The after-finish is usually determined by the part configuration and the end-use. If a "dry-to-touch" finish is needed, it is important to specify either Oil & spin, dry to touch, wax or lacquer. The oil after-finish will generally be a glossy finish, whereas the wax will be more matte. It is possible to use a torque/tension wax to provide added lubricity and further reduce drive torque
.
Standard Test Procedures
Visual Test - The black oxide coating shall exhibit a satisfactory appearance. The black oxide coating shall cover the basis metal completely and shall be a uniform shade of black. The part shall show no evidence of pitting, inter-granular attack, or etching. Black oxide does not exhibit a smoothing effect like plating or painting. Pre-existing scratches, tool marks, pits, scribe lines, and other surface defects will be visible after finishing (although they will be black).
Smut Test - Smut is a black or dark-colored, powdery residue, which comes off on the hand when rubbed. Such tests shall be performed prior to the application of the after-finish.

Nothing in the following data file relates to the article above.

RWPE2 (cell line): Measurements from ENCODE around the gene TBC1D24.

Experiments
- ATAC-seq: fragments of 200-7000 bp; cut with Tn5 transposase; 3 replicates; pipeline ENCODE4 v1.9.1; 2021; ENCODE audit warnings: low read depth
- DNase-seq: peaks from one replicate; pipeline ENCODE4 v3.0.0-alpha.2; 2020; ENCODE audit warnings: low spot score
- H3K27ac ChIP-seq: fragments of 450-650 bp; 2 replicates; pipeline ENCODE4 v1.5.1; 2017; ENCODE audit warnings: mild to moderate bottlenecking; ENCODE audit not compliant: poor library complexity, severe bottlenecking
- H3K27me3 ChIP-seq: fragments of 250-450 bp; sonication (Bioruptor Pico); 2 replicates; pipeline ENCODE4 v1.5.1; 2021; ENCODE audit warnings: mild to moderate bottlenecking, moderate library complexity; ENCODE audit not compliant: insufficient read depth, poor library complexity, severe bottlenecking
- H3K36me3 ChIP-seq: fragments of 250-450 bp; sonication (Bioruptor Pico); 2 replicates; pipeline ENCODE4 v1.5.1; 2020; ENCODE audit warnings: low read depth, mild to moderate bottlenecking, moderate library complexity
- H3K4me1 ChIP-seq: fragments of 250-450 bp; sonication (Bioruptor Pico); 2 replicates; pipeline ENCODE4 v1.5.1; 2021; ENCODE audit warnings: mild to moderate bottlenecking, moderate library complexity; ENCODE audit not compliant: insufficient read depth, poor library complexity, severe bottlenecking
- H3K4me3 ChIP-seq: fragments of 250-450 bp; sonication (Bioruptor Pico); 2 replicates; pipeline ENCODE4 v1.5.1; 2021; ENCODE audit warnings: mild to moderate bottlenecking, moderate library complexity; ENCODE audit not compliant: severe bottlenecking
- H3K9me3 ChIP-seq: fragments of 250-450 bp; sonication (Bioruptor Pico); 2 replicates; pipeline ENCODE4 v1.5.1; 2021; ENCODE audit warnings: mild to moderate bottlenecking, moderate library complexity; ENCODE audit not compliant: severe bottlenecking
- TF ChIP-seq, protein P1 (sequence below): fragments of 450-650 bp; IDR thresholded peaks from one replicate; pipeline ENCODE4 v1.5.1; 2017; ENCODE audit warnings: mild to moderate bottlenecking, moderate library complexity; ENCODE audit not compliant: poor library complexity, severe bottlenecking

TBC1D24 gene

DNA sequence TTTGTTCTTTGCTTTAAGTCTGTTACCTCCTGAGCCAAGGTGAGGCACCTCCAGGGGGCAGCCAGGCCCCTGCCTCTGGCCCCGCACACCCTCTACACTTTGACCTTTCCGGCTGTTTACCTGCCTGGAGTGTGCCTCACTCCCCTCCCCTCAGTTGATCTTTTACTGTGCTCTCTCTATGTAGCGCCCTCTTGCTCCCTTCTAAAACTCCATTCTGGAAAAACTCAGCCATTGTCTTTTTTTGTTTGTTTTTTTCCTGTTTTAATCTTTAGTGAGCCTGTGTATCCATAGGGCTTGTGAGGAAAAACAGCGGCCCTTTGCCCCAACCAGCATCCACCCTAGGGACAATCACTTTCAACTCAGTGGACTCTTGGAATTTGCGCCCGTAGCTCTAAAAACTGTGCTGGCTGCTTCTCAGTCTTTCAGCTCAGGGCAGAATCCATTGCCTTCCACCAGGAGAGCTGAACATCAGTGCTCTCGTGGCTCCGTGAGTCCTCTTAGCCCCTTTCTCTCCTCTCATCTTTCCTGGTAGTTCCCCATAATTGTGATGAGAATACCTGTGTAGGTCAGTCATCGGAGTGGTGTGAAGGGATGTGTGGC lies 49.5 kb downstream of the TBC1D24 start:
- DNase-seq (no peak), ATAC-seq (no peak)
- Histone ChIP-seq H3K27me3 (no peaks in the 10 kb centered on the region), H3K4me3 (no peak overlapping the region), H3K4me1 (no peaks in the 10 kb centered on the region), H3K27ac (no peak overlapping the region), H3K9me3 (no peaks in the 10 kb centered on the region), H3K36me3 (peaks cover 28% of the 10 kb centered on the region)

Relative Humidity Test - Testing per ASTM D 2247, Standard Practice for Testing Water Resistance of Coatings in 100% Relative Humidity.

Some advantages of black oxide are:
No dimensional changes: The as-formed dimensions do not change (as they do when plated or painted). Black oxide is a coloring of the base metal; no metal is removed or deposited.
Dark black color: There will be no patina or rainbow effect. The part appearance may be shiny or matte depending on the manufacturing of the part. For example, a polished or blasted surface will retain its pre oxiding finish.
The finish will not chip, peel, flake, or rub off: Black oxide can only be removed by mechanically or chemically removing the finish itself.
Reduces light glare (reflection): Black oxide makes an excellent finished surface for moving parts such as gears, hand tools and machine parts. The reduction in reflectivity reduces eye fatigue and is less distracting.
Can be post-coated for additional protection: Black oxide finishes with supplementary treatments ("after-finishes") improve the appearance, abrasion resistance, and corrosion resistance of the part to which they are applied. The normal after-finishes are Oil, Wax, Lacquer, and Chromic Seals. 
Improved lubrication characteristics: Black oxided parts have improved lubricity and anti-galling characteristics due to the after-finish (oil or wax) resulting in smoother running, mating parts.